Despite being so ubiquitous as to be cliché, zombie games still abound. The most prolific at the moment, quite probably, is the online massively multiplayer survival one, DayZ. It’s a game that teaches players something very important; When it comes to survival humans can be a more terrifying threat than the undead. Humans are jerks. And they may have stolen DayZ’s source code.
Here’s something unexpected. DayZ creator Dean Hall has announced that he’s leaving Bohemia and with it, DayZ’s development. He’s said he’ll be out by year’s end, leaving the open-world multiplayer Zombie survival game in the hands of the team.
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The DayZ standalone is finally available, but it’s in alpha – and even the game’s developers have warned people to stay away. That hasn’t stopped 172,500 people from ponying up the £20/$30 it’ll cost to access it on Steam’s early access.
In June this year, Dean Hall promised an alpha release of the Zombie-centric ARMA 2 mod DayZ. It’s nearly the end of 2013, and that’s still not happened. Where the hell is DayZ standalone, and why is it taking so long? In a discussion on Reddit (via Mp1st), Hall explained why it’s taking so long. Mostly, it’s all about bugs.
With DayZ going solo and moving away from the modding scene, brand new opportunities are opening up for the cult zombie apocalypse survival game. Content is one such market that is ripe for exploration, and possibly exploitation. Although in the case of this standalone, it might be a more substantial enhancement to the game that’ll have more free than paid-for content. Every week apparently.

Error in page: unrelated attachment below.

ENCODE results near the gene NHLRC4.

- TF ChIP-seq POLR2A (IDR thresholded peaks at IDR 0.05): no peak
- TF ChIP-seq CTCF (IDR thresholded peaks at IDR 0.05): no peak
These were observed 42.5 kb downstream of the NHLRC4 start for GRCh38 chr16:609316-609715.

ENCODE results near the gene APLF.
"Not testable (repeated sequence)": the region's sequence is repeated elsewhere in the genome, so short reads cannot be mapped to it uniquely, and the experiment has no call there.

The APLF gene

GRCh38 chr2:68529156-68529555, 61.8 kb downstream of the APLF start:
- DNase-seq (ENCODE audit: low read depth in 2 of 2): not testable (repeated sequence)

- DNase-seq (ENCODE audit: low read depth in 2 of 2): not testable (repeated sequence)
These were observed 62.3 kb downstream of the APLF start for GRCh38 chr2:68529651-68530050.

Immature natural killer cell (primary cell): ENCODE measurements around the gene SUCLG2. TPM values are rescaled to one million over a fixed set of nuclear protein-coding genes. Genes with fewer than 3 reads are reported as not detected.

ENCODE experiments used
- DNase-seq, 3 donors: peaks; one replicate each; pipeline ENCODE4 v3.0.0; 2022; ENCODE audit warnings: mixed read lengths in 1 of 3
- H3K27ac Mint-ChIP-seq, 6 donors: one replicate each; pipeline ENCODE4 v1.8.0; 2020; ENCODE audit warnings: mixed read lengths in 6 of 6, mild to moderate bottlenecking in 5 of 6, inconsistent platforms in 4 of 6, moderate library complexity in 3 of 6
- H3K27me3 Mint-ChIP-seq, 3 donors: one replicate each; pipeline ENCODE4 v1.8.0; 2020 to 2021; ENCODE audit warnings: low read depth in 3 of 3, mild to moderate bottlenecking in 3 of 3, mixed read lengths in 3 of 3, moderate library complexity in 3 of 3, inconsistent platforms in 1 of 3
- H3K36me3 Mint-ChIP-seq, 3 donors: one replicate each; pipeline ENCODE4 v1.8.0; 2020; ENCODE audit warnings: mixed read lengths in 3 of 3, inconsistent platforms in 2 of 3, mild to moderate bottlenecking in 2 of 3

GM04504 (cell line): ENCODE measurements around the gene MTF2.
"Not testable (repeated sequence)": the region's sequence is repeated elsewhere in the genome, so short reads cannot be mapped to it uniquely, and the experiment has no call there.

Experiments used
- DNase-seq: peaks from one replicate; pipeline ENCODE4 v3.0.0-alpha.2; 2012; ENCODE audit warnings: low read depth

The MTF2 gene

DayZ, a slow-paced, realistic(ish) game mode about the Zombie apocalypse is an intriguing thing – but it requires too much effort to get running at the moment, requiring Arma II, its expansion, a BETA patch and the mod to be installed. The good news is its coming in a standalone form. The bad news is that it was supposed have been released last year. Why isn’t it out yet?
By now the world already knows that popular mod DayZ is being developed as a standalone game. And the world rejoiced as it was promised that updates will be given parallel to the development of the game and the developers are keeping to that promise.
“Are you ready”, I ask the audience, while the Degeneration X music starts up. “Ready for more zombies? Zombies not only on your PC, but on your consoles as well?”, I ask the now excited crowd. Well, seeing as how Arma 2 mod DayZ has proven to be a massive success so far, it’s only natural that the game might just appear on other platforms.
Here’s some great news for those of you who’ve wanted to take a shot at the zombie apocalypse survival simulator that’s taken the gaming world by storm - but couldn’t be bothered to find and install ARMA II, its expansions and finally, the DayZ total conversion mod; it’s becoming a standalone title.
Thanks to some informative bright sparks in the comments section, it looks like DayZ might not be so difficult to obtain after all. Still, as is the norm in the gaming industry, whenever one game manages to be wildly successful and critically acclaimed, a rival shall appear. That’s the case with The War Z, a horribly-named upcoming game that is looking to tap into the undead market, but with less realism.
Zombies are awesome. I experienced that last night, with some co-op action in Dead Island. Of course there are plenty of other games with which to experience, with DayZ currently dominating that specific genre. It’s a zombie apocalypse simulation to the Nth degree, from food and water, through to ammo and weapon maintenance. Trouble is, most of you won’t be able to play it.
The hyper-real and scarily accurate zombie mod for Arma 2, DayZ, is one eery game. You could find yourself scavenging for goods in a peaceful environment if you’re lucky, or that tranquility could be broken by a sudden zombie attack or even worse, a human attack.
That’s part of the unpredictable charm of the game, as one player found out when he was kidnapped and forced to serve a gang of players as zombie bait for the day.